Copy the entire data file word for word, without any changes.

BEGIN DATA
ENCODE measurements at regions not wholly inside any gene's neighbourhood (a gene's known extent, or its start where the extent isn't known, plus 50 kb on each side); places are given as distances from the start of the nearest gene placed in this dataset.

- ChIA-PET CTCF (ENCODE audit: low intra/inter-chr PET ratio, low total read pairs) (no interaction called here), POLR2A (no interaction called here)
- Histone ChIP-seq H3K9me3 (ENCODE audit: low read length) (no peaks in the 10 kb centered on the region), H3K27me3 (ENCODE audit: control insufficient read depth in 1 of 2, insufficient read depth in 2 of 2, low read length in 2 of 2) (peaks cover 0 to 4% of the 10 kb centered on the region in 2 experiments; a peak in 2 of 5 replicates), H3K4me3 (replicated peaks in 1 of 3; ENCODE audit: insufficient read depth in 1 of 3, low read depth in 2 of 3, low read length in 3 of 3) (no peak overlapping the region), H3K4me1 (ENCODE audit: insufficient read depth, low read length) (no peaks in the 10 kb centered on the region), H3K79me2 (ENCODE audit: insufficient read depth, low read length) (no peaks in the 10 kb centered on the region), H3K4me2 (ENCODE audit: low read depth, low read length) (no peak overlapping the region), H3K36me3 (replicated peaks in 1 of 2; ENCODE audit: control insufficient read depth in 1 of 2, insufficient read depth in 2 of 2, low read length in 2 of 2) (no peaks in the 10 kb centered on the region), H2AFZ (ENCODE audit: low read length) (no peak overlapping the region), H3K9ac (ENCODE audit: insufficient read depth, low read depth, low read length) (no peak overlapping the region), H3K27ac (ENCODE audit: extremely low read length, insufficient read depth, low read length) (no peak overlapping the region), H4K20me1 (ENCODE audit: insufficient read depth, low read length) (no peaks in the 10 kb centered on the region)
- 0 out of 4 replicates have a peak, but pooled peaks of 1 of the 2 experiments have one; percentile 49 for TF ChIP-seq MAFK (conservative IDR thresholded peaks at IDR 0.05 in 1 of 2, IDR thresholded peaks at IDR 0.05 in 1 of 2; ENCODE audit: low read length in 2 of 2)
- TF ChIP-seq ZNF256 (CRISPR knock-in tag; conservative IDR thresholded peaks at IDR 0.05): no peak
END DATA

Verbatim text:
ENCODE measurements at regions not wholly inside any gene's neighbourhood (a gene's known extent, or its start where the extent isn't known, plus 50 kb on each side); places are given as distances from the start of the nearest gene placed in this dataset.

- ChIA-PET CTCF (ENCODE audit: low intra/inter-chr PET ratio, low total read pairs) (no interaction called here), POLR2A (no interaction called here)
- Histone ChIP-seq H3K9me3 (ENCODE audit: low read length) (no peaks in the 10 kb centered on the region), H3K27me3 (ENCODE audit: control insufficient read depth in 1 of 2, insufficient read depth in 2 of 2, low read length in 2 of 2) (peaks cover 0 to 4% of the 10 kb centered on the region in 2 experiments; a peak in 2 of 5 replicates), H3K4me3 (replicated peaks in 1 of 3; ENCODE audit: insufficient read depth in 1 of 3, low read depth in 2 of 3, low read length in 3 of 3) (no peak overlapping the region), H3K4me1 (ENCODE audit: insufficient read depth, low read length) (no peaks in the 10 kb centered on the region), H3K79me2 (ENCODE audit: insufficient read depth, low read length) (no peaks in the 10 kb centered on the region), H3K4me2 (ENCODE audit: low read depth, low read length) (no peak overlapping the region), H3K36me3 (replicated peaks in 1 of 2; ENCODE audit: control insufficient read depth in 1 of 2, insufficient read depth in 2 of 2, low read length in 2 of 2) (no peaks in the 10 kb centered on the region), H2AFZ (ENCODE audit: low read length) (no peak overlapping the region), H3K9ac (ENCODE audit: insufficient read depth, low read depth, low read length) (no peak overlapping the region), H3K27ac (ENCODE audit: extremely low read length, insufficient read depth, low read length) (no peak overlapping the region), H4K20me1 (ENCODE audit: insufficient read depth, low read length) (no peaks in the 10 kb centered on the region)
- 0 out of 4 replicates have a peak, but pooled peaks of 1 of the 2 experiments have one; percentile 49 for TF ChIP-seq MAFK (conservative IDR thresholded peaks at IDR 0.05 in 1 of 2, IDR thresholded peaks at IDR 0.05 in 1 of 2; ENCODE audit: low read length in 2 of 2)
- TF ChIP-seq ZNF256 (CRISPR knock-in tag; conservative IDR thresholded peaks at IDR 0.05): no peak